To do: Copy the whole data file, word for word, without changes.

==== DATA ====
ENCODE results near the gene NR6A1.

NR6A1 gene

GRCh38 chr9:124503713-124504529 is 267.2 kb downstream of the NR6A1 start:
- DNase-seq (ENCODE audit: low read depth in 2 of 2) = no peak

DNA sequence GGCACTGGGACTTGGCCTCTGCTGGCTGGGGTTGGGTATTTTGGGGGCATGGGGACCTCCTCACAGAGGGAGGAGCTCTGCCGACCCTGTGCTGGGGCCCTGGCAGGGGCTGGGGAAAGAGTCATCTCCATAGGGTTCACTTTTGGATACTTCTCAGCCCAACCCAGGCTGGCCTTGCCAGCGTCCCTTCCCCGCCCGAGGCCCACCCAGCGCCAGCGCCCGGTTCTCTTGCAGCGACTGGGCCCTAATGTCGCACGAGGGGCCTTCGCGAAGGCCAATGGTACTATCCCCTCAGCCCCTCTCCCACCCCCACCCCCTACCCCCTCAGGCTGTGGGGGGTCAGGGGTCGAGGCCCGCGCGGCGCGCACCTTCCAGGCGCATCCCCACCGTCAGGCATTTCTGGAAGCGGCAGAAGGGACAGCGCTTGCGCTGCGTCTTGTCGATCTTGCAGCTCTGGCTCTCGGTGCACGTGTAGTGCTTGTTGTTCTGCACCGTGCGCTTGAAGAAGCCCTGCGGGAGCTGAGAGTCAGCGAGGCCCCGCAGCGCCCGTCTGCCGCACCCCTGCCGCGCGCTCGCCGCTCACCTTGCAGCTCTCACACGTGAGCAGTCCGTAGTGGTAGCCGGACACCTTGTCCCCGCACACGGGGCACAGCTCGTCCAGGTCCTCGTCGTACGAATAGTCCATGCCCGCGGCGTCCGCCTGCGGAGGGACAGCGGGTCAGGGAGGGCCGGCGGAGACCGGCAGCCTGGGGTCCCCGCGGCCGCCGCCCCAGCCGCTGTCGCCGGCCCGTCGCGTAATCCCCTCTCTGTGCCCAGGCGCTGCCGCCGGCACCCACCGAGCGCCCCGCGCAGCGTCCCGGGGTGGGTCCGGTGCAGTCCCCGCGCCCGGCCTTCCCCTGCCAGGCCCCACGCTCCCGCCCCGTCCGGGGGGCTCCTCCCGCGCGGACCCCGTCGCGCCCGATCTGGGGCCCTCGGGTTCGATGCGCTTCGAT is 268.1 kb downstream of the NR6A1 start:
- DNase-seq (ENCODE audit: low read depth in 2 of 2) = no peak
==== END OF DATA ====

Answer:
ENCODE results near the gene NR6A1.

NR6A1 gene

GRCh38 chr9:124503713-124504529 is 267.2 kb downstream of the NR6A1 start:
- DNase-seq (ENCODE audit: low read depth in 2 of 2) = no peak

DNA sequence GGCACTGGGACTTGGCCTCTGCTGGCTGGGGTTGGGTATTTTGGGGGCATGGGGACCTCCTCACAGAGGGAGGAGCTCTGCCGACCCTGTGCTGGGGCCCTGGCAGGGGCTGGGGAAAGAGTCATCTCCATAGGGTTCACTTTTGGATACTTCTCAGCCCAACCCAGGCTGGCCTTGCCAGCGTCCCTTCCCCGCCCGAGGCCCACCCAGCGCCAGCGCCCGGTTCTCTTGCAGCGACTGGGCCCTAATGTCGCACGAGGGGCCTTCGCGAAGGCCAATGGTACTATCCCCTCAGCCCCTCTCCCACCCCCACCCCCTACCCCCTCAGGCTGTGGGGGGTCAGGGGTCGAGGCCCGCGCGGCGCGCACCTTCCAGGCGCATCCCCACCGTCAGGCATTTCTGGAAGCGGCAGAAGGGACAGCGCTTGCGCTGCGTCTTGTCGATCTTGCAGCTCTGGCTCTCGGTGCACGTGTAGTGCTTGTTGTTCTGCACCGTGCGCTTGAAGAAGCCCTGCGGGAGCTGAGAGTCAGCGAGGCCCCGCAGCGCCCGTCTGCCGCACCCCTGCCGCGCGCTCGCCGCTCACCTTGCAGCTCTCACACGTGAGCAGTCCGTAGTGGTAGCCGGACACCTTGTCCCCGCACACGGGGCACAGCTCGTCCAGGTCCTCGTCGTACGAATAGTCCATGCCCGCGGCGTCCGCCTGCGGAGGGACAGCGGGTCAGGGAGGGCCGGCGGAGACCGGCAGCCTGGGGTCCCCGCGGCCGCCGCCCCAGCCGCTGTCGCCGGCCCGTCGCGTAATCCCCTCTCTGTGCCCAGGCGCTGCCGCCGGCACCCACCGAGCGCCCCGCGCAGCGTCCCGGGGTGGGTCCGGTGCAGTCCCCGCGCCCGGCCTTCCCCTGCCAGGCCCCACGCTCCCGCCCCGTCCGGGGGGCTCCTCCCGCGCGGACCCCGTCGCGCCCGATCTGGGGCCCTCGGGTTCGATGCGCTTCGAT is 268.1 kb downstream of the NR6A1 start:
- DNase-seq (ENCODE audit: low read depth in 2 of 2) = no peak